Goodbye to the amazingly fertile Duggar family, or at least for their reality show on TLC. The network permanently cancelled the family's enormously popular 19 Kids and Counting show on Thursday. It was a long time coming but it wasn't a surprise.
I am a committed blogger, but a sporadical journaler. If blogging is thinking out loud and in public, journaling is thinking quietly and in private. I am convinced that both practices have value, and I have often regretted my lack of dedication to the discipline of keeping a journal.
Facebook wants to show you the things you care about most in your life, both online and off. “If you could rate everything that happened on Earth today that was published anywhere by any of your friends, any of your family, any news source…and then pick the 10 that were the most meaningful to know today, that would be a really cool service for us to build,” says Chris Cox, Facebook’s chief product officer. “That is really what we aspire to have News Feed become.”
The release of “Go Set a Watchman,” which has been only lightly copy-edited, also leads inevitably to the question: Who was the invisible hand guiding Harper Lee as she transformed this book into “To Kill a Mockingbird”? Maybe more to the point, how big a role did her editor play in reconceiving the story from a dark tale of a young woman’s disillusionment with her father’s racist views, to a redemptive one of moral courage and human decency?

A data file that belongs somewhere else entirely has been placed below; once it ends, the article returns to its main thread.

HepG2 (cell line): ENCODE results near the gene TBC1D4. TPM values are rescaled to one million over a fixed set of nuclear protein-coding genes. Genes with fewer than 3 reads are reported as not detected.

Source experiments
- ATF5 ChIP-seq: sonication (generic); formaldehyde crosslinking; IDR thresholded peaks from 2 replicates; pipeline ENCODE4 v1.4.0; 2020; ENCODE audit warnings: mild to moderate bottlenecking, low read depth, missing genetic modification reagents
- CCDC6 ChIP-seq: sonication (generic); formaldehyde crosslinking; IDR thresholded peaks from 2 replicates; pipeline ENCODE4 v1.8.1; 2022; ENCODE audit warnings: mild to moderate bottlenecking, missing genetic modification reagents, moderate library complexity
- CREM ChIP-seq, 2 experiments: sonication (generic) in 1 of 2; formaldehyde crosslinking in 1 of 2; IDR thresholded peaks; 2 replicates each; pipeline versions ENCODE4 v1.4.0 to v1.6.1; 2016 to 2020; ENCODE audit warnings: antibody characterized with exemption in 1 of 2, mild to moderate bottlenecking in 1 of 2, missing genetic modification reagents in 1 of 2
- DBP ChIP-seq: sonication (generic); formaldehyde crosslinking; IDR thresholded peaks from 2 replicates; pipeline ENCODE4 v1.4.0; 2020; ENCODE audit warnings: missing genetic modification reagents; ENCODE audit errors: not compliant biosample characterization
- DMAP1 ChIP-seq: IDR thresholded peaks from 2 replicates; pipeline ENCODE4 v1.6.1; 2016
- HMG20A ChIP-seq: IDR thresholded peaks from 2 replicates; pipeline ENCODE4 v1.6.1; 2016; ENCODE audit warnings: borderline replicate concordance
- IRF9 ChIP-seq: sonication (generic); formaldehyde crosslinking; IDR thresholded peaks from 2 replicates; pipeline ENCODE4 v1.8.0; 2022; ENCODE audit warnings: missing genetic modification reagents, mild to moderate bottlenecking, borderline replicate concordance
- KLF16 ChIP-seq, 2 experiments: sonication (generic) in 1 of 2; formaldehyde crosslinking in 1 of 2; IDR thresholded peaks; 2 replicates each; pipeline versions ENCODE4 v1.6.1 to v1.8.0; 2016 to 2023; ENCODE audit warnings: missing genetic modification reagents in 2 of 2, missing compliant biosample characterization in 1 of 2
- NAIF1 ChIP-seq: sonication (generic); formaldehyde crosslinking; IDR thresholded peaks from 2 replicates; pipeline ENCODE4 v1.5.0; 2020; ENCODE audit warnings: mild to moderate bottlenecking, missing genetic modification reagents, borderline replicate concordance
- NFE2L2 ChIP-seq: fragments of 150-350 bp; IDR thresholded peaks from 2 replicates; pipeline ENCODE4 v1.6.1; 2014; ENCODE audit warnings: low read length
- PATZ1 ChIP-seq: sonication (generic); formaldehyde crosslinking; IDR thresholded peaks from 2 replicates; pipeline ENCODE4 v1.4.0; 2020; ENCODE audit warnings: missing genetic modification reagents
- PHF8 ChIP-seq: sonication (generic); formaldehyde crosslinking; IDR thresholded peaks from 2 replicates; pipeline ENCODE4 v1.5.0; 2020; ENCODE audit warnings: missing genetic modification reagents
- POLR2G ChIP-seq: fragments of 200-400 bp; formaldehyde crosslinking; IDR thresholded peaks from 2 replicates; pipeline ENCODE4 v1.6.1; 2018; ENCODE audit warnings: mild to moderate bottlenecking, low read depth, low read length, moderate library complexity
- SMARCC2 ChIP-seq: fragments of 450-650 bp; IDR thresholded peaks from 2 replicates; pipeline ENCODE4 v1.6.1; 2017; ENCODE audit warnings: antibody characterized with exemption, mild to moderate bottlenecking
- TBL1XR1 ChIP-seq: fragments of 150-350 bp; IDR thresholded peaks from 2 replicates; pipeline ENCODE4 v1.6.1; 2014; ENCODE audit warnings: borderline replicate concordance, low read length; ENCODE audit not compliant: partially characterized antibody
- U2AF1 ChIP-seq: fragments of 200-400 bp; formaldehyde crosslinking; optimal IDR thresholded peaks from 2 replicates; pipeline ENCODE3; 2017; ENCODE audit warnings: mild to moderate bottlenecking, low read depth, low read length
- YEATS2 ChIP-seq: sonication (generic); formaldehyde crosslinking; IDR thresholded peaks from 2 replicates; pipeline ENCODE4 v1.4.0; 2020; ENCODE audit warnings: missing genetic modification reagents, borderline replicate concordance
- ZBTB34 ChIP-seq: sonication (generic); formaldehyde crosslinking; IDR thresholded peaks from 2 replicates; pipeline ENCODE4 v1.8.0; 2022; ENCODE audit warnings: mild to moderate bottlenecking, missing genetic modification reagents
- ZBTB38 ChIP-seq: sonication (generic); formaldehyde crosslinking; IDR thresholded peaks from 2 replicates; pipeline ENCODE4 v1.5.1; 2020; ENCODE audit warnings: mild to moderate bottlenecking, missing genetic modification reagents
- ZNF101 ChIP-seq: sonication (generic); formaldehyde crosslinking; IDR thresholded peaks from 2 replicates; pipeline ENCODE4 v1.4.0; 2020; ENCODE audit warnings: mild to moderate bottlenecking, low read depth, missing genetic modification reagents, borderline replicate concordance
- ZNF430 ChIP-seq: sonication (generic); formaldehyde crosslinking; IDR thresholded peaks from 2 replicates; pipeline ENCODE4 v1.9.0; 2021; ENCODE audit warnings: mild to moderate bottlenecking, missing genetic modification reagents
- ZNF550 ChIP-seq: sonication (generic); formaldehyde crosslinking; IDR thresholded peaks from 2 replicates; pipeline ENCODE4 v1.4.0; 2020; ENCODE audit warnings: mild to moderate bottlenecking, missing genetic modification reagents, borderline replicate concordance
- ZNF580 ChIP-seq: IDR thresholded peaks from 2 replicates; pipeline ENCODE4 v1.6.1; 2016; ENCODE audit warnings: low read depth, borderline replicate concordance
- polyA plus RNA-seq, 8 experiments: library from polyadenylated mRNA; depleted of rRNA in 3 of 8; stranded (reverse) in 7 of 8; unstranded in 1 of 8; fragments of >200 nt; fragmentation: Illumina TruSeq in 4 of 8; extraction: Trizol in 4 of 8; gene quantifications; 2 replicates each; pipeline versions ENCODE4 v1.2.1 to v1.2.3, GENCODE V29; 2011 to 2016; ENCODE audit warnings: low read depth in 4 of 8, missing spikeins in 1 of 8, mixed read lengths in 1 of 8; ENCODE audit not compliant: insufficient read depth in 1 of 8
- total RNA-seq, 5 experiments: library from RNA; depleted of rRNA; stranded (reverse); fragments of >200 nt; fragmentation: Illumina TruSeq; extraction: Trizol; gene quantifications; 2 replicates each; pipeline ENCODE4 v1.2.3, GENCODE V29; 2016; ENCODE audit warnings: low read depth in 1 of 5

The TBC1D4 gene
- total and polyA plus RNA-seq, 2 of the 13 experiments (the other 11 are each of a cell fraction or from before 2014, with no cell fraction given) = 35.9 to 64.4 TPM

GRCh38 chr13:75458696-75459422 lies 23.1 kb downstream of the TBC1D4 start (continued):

Comedian Jim Gaffigan. Star of The Jim Gaffigan Show, and author of the hilariously insightful parenting book Dad Is Fat, Gaffigan is, for many, a prime example of someone who artfully balances their faith with public life. The self-styled “pale comedian” has always be upfront about his relationship with God.
Our love of summer blockbusters is not that difficult to explain. There are
big explosions and fun characters and air-conditioning. What else do you
need? But I also think they have provided a place where we can pretend,
again, that we believe in something greater than life.
Like you, I don’t demand that every children’s movie be the newest, best thing to ever happen to film (though neither do I assume a children’s movie has to be formulaic and banal). Minions, though, is an almost aggressively hollow project.
Shockingly, in Harper Lee’s long-awaited novel, “Go Set a Watchman” (due out July 14), Atticus Finch is a racist who once attended a Klan meeting, who says things like “The Negroes down here are still in their childhood as a people.” Though "Watchman” is being published for the first time, it was essentially an early version of “To Kill a Mockingbird.”